Quest for silence: Quiet SATA notebook hard drives

When using a notebook computer for audio applications, unfortunately it isn’t simply a matter of buying the most reliable big hard drive. Using a notebook with either a Software Defined Radio (SDR) or as a playback device when recording from external components (such as a tuner) means noise matters. Hard drives produce noise which affects concentration in critical listening applications where the signal to noise ratios are critical… especially with ‘compromised audio’, which is often characteristic of weak radio signals or old recordings.

Noise Factory © 2010 Alexander Marco

Noise Factory © 2010 Alexander Marco

Hard drive evolution

The differences in hard drive technology are often quite obvious. Even within the last 15 years, the average person can readily compare old 3.5″ IDE hard drives to modern ones and notice the mammoth difference in audible noise, even with the software inactive (idle mode). More recently, there is often a noticeable difference between SATA drives with their increasingly rare IDE counterparts.

A decade ago, New York inventor Neil Singer suggested:

The level of noise in a disk drive is due to vibrations at particular frequencies, such as 6.6 KHz, 6.0 KHz, 5.0 KHz, 4.2 KHz, and 1.3 KHz. On the other hand, mechanical vibrations, which reduce seek time, result from vibrations at different frequencies, such as 3.3 KHz.

Today, Solid State Drives (SSDs) are generally considered to be ‘silent’ storage technologies. Problem solved, right? Perhaps, provided one has inordinate wealth! The cost associated with buying a huge SSD means these aren’t necessarily cost effective choices for radio DX applications where uncompressed audio demands may be onerous; a 6.14 MHz ‘spectrum chunk’ may consume as much as 120 GB of data per hour.

Research aids

For specific needs, the Silent PC Review (SPCR) test articles and forums are an invaluable, simple to understand resource in the quest for finding quiet hard drives, whether external, internal, desktop or laptop variants. Further, hard drive manufacturer Western Digital (whose part reliability is top notch) provides acoustic specifications in dBA on their website. Other manufacturers such as Hitachi & Seagate may also provide this data.

Much of this information (sadly, including this article!!!) becomes redundant quickly after publication. Before committing to recommended drives, it is prudent to check with manufacturers that there are not better performers that may have just been released.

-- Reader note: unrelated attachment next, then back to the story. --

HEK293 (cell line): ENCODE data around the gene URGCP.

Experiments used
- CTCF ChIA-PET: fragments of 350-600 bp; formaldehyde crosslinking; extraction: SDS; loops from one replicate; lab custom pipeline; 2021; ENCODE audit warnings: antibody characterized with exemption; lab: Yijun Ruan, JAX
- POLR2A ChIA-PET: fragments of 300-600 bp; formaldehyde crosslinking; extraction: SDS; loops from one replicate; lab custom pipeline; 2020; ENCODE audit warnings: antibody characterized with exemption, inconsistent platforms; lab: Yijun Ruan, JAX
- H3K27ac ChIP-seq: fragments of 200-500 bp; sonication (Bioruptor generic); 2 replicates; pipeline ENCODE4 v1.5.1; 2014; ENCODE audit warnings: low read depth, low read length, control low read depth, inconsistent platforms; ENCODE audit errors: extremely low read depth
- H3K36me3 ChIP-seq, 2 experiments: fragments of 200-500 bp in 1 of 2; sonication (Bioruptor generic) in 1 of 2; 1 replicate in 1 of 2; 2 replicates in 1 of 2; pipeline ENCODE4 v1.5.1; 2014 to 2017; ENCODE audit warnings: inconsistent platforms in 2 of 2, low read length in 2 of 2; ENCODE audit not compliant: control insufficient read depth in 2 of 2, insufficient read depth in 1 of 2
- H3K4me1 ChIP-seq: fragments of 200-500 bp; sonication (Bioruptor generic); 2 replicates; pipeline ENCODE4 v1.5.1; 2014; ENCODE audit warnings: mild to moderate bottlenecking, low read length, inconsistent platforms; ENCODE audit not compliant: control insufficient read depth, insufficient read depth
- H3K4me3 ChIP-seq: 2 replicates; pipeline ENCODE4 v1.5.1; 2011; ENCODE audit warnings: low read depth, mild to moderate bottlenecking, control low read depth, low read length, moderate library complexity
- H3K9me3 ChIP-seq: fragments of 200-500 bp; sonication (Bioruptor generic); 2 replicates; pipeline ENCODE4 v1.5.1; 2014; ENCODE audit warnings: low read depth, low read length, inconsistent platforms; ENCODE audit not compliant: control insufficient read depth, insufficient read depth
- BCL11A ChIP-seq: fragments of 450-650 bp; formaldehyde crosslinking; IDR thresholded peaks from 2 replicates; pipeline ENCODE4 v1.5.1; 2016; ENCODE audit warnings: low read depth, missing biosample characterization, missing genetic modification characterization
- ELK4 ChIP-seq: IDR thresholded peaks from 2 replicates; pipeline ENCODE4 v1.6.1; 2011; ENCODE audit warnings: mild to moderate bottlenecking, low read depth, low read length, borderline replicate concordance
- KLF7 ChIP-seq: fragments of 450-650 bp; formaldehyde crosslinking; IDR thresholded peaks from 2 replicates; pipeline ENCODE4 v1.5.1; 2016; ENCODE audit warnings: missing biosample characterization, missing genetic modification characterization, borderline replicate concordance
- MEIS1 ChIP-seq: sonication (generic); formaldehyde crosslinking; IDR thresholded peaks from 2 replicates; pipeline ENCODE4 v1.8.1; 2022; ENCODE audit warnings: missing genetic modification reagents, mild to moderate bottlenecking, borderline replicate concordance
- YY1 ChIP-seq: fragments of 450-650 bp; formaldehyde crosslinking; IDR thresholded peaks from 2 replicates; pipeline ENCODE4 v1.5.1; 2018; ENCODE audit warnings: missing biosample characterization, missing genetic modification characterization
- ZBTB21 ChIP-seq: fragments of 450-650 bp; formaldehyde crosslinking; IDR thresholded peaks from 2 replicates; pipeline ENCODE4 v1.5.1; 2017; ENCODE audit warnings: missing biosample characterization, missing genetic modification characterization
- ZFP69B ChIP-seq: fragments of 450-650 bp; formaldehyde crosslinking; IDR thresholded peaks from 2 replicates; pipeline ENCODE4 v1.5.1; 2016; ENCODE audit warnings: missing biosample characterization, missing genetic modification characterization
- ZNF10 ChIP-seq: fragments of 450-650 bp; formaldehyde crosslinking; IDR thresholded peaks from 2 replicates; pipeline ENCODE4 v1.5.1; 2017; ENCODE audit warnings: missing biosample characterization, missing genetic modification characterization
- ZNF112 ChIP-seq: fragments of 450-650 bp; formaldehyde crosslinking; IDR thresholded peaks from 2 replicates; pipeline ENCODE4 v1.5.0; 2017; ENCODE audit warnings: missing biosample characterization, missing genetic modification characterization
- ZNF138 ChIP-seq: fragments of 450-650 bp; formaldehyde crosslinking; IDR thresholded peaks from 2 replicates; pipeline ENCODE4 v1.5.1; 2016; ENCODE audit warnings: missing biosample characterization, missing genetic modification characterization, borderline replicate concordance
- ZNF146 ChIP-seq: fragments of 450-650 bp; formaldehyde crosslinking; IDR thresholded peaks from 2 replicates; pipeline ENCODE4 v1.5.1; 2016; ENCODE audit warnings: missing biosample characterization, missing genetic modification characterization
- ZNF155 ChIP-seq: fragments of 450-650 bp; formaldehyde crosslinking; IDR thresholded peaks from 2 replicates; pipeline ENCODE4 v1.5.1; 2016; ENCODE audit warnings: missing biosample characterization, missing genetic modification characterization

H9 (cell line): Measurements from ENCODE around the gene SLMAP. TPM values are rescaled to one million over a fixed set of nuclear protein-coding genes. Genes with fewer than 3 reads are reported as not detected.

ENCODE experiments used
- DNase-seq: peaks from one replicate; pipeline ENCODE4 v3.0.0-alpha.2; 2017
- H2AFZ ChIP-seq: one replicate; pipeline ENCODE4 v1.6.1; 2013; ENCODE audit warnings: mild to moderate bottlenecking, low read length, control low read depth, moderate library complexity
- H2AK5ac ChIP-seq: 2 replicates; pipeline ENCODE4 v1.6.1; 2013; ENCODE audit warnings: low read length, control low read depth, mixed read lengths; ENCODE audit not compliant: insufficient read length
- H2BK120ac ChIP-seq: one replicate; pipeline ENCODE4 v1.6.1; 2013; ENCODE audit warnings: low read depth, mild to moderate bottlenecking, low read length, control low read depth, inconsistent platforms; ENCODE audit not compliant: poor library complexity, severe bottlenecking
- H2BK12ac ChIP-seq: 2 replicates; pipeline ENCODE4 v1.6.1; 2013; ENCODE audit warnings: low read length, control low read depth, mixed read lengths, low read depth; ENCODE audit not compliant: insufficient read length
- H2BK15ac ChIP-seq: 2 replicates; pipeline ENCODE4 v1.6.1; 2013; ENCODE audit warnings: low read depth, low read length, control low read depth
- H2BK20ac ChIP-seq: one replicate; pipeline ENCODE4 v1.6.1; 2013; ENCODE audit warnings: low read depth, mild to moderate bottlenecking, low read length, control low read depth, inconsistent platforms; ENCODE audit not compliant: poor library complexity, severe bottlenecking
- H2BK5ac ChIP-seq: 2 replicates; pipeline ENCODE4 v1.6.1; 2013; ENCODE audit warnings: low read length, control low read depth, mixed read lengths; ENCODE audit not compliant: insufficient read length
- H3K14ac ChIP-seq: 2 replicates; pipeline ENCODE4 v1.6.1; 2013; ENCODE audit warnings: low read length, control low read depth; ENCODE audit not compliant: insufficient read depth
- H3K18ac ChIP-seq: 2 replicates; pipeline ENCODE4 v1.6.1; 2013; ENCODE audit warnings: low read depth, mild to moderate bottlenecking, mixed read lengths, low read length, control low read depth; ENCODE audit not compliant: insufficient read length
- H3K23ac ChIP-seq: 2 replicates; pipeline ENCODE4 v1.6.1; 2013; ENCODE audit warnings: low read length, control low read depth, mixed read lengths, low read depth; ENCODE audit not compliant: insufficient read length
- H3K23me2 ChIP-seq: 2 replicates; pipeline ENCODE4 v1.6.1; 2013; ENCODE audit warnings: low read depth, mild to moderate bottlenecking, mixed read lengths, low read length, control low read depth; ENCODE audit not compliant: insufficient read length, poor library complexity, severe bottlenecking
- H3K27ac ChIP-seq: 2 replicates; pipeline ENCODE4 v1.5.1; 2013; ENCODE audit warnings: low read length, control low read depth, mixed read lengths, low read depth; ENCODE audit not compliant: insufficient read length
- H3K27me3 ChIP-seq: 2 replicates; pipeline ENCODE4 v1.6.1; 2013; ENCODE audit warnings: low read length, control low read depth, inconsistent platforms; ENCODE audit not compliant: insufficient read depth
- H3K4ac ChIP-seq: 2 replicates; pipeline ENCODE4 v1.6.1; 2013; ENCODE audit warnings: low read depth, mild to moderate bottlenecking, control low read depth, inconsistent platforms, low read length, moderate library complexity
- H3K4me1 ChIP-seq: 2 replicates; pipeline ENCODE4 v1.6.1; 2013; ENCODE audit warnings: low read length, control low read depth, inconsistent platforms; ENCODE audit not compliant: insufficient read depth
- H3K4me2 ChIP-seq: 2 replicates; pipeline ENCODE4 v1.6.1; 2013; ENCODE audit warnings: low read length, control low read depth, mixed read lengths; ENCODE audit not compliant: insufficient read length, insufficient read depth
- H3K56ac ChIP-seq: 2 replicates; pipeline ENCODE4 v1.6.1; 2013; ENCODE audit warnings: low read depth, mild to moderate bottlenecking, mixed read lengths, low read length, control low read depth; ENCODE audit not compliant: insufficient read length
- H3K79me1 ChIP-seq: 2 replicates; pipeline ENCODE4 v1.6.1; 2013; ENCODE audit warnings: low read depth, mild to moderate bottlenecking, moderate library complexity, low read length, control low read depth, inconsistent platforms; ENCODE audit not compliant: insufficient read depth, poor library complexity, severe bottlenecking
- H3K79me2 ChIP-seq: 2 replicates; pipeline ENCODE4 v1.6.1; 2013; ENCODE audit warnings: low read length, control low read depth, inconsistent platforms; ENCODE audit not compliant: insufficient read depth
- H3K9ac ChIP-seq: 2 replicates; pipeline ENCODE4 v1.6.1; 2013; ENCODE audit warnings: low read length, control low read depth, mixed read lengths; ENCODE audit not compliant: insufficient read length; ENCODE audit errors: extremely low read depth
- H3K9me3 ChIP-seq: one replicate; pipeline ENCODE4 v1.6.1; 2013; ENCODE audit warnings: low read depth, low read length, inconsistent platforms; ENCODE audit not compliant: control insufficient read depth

Eventually the cost of SSD technology may become so affordable that it is foreseeable that there will be negligible demand for acoustic tests on the subject matter of this article. The reality is that SATA drives are older, less efficient performing drives but for now, remain perfectly appropriate choices. Drew Riley of Tom’s Hardware portal suggests:

Even though SSDs only account for 10% of the total market, growth over the next few years is expected to be explosive.

WD 2.5" SATA drive © 2011 Matt Kieffer

WD 2.5″ SATA drive © 2011 Matt Kieffer

Needs analysis

This blogger wanted to buy a 2 TB hard drive for a new notebook which is already furnished with a single 1TB (5400 rpm) drive, which incorporates a second bay for a secondary hard drive. SSD drives were not considered due to cost; a typical 1 TB drive costs over $600 and over half that for 0.5 TB. Although fast, external USB 3.0 drives were also not considered due to already congested desk space. Hell, there’s enough crap lying around!

Whilst affordable, those desirable 2TB SATA drives are typically considerably noisier than their smaller capacity counterparts. So significant was the increase in noise (based on the dBA specifications) this prompted a reassessment as to whether bigger was necessarily critical for the particular SDR application. If the noise is problematic, even if there are two internal bays, it’s not so easy to switch internal drives off unlike an external drive. Therefore it’s probably worthwhile to research the most appropriate internal drive, rather than be forced to tolerate a noisy drive by judicious use of headphones or a proportionate increase in playback volume!

Three top candidates

Priced from $45 including domestic shipping:
Western Digital Scorpio Blue 0.5 TB with SATA 6 Gb/s interface (WD5000LPVX)
Manufacturer specifications (dBA): idle 17, average seek 22.

Priced from $62 including international shipping:
Western Digital Scorpio Blue 0.5 TB with SATA 3 Gb/s interface (WD5000LPVT)
Manufacturer specifications (dBA): idle 17, average seek 22.
This drive won the Editor’s Choice at SPCR.

Priced from $125 including domestic shipping:
Western Digital Blue 1 TB (WD10SPCX)
Manufacturer specifications (dBA): idle 20, average seek 21.

One of the quietest 0.5 GB drives, the WD5000MPCK (idle: 15, seek: 17) was unfortunately no longer readily available. Obviously, when reading the dBA specification, lower is quieter. To convert between acoustic units please use the calculator below. It seems that manufacturer Seagate for example, cites noise measurements using bel units rather than dBA.


Further reading

Acoustic unit calculator

Advanced PC silencing

Benefits of Solid State Drives

Eight different 2TB hard drives, with dBA measurements

Home Studio construction

Silent Windows laptops?

Things you can do to have older laptops quiet again

Top 5 external A/V-rated drives for audio recording

World’s quietest (desktop) computer

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